One of my professors once told us, “You know you’ve written something good when you read through it and it makes you cry.” While this might be a good measure for callous scholars, I’m not sure it’s a good check for a young mom who has oxytocin swimming around her bloodstream. I cry when certain songs come on the radio and when I can wrestle into my fitted pre-pregnancy clothes. So, here are some thoughts whether well penned or not, just humor me.
Monday was the first day of school here. It was also the first time in 19 years that I wasn’t donning a backpack and spending too much time picking out my outfit. Instead I watered the lawn and made the bed before doing aerobics in a church gym with other moms who all have at least one kid over the age of 10. As I did bicep curls using my fussy baby as a weight I couldn’t help but ask myself, “How did I get here?” Yet, in some ways it’s hard to imagine life ever being different.
At this time last year I wasn’t even pregnant. I’d just finished putting together an International conference for engineers and was trying to come up with ways to make The Scarlet Letter interesting to 17-year-olds. I taught aerobics every week day and dressed professionally 5 out of 7. I was arguably in the best shape of my life. Life was a lot different then. Or was it?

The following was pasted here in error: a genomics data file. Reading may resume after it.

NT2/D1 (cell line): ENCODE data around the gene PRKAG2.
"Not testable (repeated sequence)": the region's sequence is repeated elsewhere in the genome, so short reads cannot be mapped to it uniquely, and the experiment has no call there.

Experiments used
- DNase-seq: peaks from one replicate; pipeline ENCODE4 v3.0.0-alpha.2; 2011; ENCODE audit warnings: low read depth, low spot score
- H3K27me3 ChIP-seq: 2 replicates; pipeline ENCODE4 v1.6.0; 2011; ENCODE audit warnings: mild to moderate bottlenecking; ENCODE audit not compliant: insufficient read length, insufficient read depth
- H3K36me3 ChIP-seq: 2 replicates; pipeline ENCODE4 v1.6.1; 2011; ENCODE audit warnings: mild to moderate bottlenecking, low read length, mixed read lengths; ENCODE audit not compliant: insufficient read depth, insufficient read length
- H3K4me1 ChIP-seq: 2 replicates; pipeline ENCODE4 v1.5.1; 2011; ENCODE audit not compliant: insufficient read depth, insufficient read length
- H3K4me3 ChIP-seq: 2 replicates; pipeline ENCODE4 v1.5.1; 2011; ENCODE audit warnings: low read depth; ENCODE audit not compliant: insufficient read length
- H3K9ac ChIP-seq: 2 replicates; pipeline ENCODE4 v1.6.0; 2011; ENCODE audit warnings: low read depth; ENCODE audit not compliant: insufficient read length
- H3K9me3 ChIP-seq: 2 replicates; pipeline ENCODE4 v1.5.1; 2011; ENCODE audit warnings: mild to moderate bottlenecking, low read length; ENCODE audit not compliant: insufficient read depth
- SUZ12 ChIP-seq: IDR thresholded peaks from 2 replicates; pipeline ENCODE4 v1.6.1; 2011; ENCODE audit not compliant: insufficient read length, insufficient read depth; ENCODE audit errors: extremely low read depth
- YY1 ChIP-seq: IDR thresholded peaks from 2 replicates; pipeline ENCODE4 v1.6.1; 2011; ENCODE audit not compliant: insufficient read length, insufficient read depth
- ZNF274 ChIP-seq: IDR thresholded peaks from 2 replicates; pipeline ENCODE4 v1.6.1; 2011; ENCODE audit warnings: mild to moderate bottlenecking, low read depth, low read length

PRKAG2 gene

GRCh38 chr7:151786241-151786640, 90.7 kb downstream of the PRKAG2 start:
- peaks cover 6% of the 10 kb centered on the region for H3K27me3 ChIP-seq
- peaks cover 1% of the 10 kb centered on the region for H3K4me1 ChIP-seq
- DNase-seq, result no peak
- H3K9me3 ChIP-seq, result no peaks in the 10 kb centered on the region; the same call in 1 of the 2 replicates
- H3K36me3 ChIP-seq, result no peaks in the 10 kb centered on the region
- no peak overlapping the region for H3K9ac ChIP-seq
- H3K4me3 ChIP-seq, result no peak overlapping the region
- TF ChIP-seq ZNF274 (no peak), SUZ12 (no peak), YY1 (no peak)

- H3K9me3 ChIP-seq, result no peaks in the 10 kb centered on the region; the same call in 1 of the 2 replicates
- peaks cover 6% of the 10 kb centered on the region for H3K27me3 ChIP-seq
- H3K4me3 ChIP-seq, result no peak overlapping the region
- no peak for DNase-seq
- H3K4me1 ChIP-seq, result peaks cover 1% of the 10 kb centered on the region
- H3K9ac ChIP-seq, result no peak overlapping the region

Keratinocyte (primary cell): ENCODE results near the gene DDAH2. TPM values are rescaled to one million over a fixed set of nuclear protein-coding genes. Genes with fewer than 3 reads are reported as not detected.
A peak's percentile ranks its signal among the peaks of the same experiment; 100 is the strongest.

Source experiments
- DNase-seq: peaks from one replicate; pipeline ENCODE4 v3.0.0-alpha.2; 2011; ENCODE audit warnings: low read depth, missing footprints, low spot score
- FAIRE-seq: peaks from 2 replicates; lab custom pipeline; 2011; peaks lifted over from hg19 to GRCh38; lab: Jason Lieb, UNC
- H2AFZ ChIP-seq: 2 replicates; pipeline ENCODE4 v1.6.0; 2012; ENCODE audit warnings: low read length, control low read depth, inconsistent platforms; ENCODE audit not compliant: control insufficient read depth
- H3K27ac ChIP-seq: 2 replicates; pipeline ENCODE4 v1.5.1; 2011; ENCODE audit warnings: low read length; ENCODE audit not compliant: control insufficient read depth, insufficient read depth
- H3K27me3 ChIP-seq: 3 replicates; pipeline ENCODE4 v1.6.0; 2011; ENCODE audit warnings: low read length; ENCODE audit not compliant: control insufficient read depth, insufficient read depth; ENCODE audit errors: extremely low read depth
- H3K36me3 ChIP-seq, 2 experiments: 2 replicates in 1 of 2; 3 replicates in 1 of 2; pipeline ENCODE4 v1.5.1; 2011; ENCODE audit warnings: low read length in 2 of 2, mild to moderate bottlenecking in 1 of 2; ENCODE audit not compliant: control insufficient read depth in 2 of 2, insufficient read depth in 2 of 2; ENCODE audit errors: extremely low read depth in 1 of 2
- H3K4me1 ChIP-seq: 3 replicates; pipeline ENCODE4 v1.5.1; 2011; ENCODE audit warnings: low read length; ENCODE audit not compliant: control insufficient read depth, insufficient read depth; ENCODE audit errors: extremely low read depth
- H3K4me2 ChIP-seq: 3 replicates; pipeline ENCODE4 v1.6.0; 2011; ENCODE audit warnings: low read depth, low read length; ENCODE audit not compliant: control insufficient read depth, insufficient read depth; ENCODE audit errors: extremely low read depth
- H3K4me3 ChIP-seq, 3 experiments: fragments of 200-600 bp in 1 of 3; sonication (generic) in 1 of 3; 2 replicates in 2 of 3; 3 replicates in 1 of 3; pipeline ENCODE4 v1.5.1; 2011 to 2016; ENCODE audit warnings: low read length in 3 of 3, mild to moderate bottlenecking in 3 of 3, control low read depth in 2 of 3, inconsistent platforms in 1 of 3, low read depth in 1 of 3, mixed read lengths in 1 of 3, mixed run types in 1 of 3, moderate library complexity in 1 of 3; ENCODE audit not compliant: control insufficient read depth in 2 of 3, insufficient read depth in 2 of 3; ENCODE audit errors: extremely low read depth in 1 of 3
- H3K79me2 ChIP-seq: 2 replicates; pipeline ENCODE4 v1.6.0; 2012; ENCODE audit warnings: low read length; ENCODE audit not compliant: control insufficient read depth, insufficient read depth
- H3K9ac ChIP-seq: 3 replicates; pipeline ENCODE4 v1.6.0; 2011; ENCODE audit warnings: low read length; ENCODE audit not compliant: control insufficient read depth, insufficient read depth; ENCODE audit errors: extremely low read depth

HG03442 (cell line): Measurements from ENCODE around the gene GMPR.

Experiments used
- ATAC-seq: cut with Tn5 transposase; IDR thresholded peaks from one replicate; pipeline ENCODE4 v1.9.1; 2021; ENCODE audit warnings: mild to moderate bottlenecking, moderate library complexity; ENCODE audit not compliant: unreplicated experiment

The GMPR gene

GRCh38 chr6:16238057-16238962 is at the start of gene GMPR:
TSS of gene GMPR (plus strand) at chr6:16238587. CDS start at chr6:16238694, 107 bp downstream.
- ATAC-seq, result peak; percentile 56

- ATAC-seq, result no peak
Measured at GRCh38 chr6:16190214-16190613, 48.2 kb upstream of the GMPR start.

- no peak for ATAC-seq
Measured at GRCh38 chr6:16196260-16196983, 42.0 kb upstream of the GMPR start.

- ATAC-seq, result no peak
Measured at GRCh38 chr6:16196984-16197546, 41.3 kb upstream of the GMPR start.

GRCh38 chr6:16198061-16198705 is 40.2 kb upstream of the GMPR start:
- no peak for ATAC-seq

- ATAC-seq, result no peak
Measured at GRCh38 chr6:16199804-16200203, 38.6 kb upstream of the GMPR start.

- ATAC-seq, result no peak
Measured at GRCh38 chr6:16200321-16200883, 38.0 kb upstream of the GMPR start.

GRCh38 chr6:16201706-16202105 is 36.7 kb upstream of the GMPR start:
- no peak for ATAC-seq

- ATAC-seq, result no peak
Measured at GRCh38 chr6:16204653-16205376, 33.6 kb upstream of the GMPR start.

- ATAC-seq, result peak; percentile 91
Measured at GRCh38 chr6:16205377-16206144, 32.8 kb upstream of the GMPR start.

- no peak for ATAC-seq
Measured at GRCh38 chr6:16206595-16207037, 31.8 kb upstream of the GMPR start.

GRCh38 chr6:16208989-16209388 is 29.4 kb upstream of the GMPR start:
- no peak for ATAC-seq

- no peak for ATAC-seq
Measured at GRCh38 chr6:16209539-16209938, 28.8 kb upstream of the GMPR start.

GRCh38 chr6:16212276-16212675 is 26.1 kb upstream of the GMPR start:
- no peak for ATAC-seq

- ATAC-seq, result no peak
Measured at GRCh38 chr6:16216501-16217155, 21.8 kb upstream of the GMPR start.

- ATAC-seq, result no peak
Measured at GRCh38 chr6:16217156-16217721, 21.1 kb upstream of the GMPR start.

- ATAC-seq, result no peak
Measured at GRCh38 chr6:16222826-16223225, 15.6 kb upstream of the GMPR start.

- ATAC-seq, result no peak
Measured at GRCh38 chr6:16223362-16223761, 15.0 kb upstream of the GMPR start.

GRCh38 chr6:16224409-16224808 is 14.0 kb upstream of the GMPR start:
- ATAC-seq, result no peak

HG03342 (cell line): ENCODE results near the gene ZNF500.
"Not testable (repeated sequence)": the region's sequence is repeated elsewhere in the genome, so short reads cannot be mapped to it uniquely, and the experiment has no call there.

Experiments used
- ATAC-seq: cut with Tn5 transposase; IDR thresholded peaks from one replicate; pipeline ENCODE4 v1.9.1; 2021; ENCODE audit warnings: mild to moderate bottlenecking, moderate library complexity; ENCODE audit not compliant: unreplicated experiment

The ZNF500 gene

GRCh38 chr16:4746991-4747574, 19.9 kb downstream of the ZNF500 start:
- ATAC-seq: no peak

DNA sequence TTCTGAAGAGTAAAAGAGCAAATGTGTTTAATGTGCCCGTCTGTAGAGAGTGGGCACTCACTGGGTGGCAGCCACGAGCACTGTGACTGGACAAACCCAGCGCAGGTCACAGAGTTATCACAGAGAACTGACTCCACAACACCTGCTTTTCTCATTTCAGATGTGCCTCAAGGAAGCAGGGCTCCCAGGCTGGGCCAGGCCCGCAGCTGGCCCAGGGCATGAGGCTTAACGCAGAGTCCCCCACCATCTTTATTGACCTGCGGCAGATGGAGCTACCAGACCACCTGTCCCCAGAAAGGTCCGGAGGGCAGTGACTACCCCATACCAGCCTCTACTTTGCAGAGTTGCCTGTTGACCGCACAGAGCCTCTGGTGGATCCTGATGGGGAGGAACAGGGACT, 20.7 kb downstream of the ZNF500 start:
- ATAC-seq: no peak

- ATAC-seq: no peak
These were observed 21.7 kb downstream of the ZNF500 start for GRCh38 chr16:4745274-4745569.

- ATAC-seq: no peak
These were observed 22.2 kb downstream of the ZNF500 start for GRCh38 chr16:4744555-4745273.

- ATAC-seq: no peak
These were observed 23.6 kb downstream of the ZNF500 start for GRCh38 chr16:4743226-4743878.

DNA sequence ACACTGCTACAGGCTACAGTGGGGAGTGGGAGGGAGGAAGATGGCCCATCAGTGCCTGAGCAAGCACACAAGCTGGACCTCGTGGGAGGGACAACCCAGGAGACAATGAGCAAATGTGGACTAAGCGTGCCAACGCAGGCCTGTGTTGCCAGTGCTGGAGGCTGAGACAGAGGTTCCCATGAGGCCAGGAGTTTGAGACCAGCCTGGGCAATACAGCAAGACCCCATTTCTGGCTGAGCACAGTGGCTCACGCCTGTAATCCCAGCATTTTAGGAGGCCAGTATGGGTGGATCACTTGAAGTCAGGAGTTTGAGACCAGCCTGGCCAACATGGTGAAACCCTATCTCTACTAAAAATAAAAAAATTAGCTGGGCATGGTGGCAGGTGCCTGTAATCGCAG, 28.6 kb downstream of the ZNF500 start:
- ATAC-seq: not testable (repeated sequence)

As much as I sometimes try and chunk my life into eras, it’s fluid. I never end anything and then leave it behind, I just add to it. Events and people are all merging and helping me evolve. It’s amazing to think that once a memory has been lived it never goes away, even if you aren’t conscious of it, it’s always waiting with the ability to surface. While that ability to remember can be painful or traumatic in some cases, overall I find it comforting. Sometimes when I look at old pictures I wonder where that crazy dancing girl from my single days disappeared to, but then she makes an unexpected reappearance at a get together and I can’t help but smile. We’ve said a lot of goodbyes and “ended a lot of chapters” lately and though I’m glad to live in the present, it’s reassuring that in some way I get to bring a part of the past along with me. Here’s to everyone that’s donated a little part of themselves to me over the years.
Note: If you weren’t pictured above that doesn’t mean you haven’t made an impact. For example, I tried really hard to find a digital picture of me with any of my grandparents, but I guess I just don’t have one. I’m not always good at taking pictures.